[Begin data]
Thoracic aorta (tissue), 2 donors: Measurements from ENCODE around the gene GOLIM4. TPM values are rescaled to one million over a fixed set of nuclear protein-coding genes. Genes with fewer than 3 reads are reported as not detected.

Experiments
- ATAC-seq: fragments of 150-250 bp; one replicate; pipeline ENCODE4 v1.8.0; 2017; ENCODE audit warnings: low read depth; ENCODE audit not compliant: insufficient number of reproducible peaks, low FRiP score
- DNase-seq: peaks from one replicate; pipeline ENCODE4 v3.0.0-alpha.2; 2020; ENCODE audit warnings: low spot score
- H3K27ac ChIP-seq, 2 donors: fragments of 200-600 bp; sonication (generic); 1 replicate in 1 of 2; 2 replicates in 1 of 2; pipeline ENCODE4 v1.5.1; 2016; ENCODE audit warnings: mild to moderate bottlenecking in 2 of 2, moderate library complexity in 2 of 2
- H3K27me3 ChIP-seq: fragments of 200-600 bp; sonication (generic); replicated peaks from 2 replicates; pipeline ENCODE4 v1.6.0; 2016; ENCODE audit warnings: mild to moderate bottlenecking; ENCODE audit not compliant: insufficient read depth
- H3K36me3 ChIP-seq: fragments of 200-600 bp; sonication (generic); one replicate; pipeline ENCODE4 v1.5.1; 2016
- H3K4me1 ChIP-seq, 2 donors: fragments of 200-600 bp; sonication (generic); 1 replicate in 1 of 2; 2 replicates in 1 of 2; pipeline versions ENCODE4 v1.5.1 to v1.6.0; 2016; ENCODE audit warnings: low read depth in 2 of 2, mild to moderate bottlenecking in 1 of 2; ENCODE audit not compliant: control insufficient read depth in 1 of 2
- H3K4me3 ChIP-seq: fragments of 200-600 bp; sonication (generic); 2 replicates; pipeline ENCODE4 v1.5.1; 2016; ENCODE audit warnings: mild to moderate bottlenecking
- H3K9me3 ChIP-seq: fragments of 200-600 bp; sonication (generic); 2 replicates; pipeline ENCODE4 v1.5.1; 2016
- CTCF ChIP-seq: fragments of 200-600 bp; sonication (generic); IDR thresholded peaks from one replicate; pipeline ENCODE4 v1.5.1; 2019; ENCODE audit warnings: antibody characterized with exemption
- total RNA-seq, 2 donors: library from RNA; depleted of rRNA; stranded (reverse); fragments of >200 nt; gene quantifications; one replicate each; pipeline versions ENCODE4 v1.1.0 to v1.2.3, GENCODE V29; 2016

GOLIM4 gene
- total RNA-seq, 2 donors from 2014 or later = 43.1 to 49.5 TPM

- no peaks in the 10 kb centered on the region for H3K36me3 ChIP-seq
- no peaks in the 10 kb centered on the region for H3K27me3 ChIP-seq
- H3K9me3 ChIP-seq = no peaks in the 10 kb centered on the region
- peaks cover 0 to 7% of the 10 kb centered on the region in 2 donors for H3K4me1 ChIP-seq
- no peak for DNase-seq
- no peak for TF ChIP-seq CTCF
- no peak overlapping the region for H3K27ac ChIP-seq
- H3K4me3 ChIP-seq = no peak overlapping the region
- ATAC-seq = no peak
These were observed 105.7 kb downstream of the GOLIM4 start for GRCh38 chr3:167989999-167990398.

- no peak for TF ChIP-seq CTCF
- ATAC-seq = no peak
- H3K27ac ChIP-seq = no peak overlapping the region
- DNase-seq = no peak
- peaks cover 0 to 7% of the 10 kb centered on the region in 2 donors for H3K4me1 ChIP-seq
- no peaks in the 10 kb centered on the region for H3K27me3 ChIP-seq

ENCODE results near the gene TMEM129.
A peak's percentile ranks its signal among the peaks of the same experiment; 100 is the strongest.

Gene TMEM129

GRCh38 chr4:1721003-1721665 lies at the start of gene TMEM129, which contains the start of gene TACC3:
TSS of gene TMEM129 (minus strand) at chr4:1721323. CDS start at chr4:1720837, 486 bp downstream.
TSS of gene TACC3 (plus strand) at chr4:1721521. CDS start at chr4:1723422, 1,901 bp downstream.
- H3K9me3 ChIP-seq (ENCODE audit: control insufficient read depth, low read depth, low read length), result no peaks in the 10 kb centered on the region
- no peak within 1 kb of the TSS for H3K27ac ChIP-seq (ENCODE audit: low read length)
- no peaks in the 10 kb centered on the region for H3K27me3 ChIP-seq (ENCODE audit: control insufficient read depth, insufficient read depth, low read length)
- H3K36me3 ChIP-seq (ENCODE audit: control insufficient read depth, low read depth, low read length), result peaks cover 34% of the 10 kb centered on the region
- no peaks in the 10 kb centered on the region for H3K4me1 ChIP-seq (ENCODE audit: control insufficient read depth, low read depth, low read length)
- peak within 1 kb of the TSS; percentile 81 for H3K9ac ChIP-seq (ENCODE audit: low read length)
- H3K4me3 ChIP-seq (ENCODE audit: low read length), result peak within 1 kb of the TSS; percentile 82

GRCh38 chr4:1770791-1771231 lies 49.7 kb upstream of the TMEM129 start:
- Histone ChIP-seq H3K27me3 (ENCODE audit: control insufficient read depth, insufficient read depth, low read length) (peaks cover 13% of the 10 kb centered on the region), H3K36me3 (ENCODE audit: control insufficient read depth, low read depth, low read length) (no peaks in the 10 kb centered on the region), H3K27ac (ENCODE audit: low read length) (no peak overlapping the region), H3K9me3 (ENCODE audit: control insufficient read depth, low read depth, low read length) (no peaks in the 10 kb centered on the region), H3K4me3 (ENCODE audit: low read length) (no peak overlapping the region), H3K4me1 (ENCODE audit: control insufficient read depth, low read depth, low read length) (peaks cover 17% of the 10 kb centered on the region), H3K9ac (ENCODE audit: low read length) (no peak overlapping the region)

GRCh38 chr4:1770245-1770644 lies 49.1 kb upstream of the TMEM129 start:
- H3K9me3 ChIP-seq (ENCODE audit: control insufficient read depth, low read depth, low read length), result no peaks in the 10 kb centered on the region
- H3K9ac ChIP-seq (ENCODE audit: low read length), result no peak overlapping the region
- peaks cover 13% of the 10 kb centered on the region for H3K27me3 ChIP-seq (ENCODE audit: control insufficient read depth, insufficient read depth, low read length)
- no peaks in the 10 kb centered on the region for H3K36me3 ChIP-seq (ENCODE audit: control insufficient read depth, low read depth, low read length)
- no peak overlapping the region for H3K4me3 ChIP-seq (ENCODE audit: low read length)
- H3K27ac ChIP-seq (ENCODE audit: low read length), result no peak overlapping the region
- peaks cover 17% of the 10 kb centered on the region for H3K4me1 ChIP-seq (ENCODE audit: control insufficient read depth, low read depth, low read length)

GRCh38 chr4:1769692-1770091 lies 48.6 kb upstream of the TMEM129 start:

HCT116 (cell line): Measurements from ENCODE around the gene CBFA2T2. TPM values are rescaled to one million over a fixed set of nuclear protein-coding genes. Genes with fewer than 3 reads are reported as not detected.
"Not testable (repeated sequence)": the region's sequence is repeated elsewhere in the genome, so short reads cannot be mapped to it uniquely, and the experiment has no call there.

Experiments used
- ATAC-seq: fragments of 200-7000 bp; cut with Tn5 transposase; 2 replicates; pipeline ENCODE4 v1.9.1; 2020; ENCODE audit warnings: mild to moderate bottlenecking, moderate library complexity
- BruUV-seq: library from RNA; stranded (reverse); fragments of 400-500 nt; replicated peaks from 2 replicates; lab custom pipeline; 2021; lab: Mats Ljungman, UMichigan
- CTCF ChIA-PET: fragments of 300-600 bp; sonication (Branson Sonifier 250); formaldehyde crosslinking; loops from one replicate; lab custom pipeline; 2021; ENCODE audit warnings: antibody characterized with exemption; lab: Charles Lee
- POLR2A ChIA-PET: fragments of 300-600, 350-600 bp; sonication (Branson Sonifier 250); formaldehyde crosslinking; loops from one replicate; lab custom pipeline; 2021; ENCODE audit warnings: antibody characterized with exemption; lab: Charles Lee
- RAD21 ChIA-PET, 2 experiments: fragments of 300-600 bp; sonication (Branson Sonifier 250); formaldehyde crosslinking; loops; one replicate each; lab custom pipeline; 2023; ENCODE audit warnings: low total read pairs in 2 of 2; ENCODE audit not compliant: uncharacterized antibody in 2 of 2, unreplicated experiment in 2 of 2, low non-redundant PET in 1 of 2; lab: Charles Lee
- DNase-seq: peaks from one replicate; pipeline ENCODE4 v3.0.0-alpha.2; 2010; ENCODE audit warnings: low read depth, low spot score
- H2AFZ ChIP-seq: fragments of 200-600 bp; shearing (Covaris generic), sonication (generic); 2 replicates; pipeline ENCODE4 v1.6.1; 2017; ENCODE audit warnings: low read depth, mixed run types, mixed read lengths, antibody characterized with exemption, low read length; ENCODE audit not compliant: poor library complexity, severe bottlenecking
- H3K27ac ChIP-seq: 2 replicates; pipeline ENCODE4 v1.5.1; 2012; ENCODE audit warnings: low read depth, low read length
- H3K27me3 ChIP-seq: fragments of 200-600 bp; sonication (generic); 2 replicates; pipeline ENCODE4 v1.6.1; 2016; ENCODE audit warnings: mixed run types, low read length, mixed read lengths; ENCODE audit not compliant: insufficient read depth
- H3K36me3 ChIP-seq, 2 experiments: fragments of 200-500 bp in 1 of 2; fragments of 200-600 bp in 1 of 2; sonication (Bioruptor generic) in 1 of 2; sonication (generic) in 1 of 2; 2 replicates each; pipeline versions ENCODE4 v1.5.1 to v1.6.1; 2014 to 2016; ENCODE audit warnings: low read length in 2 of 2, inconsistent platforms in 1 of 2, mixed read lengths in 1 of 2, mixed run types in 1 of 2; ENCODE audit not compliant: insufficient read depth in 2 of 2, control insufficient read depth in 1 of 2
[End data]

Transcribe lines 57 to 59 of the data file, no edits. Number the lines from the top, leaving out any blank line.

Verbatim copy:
Experiments used
- ATAC-seq: fragments of 200-7000 bp; cut with Tn5 transposase; 2 replicates; pipeline ENCODE4 v1.9.1; 2020; ENCODE audit warnings: mild to moderate bottlenecking, moderate library complexity
- BruUV-seq: library from RNA; stranded (reverse); fragments of 400-500 nt; replicated peaks from 2 replicates; lab custom pipeline; 2021; lab: Mats Ljungman, UMichigan